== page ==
Officials upset over airborne radiation

CARLSBAD, N.M. (KQRE) – Part of the WIPP site in Carlsbad remained evacuated Thursday.

Federal and state agencies are scrambling to deal with the discovery of airborne radiation inside the waste storage tunnels five days ago.

While the tunnels are underground, the radiation has been detected above ground, too.

Both the New Mexico Environment Department and the U.S. Department of Energy agree and say the release of radiation from the WIPP site to the open air above last week is not a health hazard.

But state leaders are not happy that it took several days for the DOE to share news of the contamination that escaped to the outside air.

“I expect that information will be shared with the state in real time. And I will demand that the federal officials share information with the public in real time,” said Ryan Flynn, secretary of the New Mexico Environment Department.

A radiation leak inside the underground mine itself was detected by sensors late last Friday. No workers were in the mine and no contamination was immediately detected outside the mine in the air. Special filters trap contaminants.

But the next morning, a tiny trace of contamination was detected in the air outside the mine. It took several days for the news to reach state officials.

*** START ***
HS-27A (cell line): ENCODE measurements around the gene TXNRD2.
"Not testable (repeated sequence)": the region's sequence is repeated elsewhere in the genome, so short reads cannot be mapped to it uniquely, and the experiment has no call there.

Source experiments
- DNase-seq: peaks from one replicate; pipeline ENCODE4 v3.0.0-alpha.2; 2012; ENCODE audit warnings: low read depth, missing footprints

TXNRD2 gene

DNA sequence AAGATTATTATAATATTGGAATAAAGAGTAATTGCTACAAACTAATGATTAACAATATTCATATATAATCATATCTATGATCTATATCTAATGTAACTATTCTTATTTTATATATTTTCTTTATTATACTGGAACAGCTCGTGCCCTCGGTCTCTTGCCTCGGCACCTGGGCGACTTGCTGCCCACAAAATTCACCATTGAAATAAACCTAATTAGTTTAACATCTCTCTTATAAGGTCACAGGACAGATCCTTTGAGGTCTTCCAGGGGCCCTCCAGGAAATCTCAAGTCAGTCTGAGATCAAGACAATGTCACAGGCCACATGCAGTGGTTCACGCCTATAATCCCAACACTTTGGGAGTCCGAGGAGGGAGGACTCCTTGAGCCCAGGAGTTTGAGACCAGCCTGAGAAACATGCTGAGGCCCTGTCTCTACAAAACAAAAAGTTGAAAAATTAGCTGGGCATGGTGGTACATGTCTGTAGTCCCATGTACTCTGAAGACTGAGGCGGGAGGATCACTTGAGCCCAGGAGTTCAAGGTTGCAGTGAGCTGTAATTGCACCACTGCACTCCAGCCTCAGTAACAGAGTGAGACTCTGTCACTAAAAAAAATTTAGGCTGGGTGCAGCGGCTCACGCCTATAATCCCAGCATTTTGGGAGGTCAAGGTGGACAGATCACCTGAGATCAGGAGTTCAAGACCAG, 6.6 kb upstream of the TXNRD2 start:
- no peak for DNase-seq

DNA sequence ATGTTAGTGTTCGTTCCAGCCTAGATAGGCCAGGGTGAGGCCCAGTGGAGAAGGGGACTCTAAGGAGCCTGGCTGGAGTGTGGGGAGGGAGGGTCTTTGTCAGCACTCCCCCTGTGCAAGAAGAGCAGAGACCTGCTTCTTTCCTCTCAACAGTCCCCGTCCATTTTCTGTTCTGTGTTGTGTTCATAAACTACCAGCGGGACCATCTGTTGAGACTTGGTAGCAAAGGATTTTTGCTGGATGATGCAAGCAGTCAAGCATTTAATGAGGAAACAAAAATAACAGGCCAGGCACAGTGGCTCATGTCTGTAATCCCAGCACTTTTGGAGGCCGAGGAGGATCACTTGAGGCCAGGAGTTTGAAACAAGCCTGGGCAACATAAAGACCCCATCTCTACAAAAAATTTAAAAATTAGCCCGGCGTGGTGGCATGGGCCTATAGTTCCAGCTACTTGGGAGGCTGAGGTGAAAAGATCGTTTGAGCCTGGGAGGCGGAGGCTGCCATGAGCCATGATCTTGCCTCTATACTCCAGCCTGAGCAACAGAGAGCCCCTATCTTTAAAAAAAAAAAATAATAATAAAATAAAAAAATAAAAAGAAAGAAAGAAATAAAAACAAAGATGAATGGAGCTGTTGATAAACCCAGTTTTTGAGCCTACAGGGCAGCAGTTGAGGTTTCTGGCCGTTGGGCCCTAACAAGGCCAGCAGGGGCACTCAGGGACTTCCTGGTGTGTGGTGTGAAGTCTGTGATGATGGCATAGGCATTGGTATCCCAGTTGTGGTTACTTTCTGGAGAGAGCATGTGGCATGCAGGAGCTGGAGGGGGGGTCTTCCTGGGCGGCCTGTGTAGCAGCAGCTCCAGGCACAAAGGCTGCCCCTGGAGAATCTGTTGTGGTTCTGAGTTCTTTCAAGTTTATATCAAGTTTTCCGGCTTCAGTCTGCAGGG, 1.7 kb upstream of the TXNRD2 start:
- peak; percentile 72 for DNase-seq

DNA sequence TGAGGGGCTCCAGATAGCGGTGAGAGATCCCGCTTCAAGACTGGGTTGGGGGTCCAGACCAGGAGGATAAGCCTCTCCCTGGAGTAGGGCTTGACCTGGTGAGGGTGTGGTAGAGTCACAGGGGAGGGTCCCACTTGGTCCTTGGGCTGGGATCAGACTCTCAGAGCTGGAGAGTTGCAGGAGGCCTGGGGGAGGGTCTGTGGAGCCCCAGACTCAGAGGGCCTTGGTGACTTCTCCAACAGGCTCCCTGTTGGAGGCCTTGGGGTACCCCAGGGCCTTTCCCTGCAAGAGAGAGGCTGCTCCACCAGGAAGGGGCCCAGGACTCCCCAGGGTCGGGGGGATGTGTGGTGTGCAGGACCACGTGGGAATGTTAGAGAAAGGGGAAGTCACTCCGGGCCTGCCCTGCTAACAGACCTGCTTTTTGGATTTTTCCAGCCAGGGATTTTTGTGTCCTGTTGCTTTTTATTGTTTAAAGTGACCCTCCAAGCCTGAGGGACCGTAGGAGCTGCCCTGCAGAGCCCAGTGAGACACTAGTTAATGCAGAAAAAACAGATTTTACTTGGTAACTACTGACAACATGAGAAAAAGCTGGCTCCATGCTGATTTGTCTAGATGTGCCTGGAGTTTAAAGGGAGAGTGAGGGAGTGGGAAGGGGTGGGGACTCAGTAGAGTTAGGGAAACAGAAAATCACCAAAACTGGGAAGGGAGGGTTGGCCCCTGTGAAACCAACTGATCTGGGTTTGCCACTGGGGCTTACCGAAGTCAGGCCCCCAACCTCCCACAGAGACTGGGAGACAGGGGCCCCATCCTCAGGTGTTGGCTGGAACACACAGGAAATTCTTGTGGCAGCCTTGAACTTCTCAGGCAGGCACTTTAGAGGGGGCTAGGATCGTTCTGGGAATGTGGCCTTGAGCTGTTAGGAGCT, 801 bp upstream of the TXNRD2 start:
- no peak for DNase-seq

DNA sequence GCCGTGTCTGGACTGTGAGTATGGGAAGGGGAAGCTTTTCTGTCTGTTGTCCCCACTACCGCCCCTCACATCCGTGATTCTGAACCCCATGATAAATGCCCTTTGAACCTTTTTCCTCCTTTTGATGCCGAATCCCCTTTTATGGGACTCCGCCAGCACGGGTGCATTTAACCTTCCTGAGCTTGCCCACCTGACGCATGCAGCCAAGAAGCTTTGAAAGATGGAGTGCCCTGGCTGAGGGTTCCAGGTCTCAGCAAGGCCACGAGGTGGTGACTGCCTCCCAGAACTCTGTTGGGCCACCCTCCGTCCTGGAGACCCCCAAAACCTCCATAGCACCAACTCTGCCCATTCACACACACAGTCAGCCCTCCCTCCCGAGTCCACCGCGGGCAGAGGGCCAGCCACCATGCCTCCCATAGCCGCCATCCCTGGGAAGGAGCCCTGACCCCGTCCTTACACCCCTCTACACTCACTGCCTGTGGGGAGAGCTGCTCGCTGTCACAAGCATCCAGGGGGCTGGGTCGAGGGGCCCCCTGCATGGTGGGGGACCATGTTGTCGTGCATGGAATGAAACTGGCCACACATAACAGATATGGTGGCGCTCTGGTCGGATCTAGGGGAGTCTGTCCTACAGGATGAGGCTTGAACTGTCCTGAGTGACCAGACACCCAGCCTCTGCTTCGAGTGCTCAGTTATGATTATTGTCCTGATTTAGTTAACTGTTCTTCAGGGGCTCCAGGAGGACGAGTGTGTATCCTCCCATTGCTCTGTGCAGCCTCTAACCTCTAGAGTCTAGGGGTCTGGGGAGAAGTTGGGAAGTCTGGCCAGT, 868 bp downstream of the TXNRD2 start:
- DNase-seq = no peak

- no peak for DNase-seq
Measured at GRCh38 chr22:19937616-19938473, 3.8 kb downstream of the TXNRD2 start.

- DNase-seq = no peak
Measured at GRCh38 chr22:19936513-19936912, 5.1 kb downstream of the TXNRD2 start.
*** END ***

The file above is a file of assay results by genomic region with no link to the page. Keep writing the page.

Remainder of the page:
“That should have never happened. They should have been notified immediately and DOE, the Carlsbad office manager, has that responsibility and we’ll make sure that does not happen again,” said Joe Franco, manager of the DOE Carlsbad office.

DOE scientists say the delay in notification was caused by tests that had to be done to the samples to confirm that they were from the WIPP leak, and not naturally occurring radiation.

No one has gone below the surface since the event, so officials can only hypothesize about what happened.

Drums of low level waste are piled up in stacks underground and one of the working theories right now is that a big slab of the roof broke free, hit the stack, knocked some drums off and smashed and opened one or more of them.

While that is what happens after storage shafts are permanently sealed, that is not supposed to happen in areas being actively worked by crews. It appears the leak occurred in an active work area while no one was in the underground.

The DOE says it will be at least two or three weeks before crews try to re-enter WIPP and that will only be when they can do so safely. provides commenting to allow for constructive discussion on the stories we cover. In order to comment here, you acknowledge you have read and agreed to our Terms of Service. Users who violate these terms, including use of vulgar language or racial slurs, will be banned. Please be respectful of the opinions of others. If you see an inappropriate comment, please flag it for our moderators to review.

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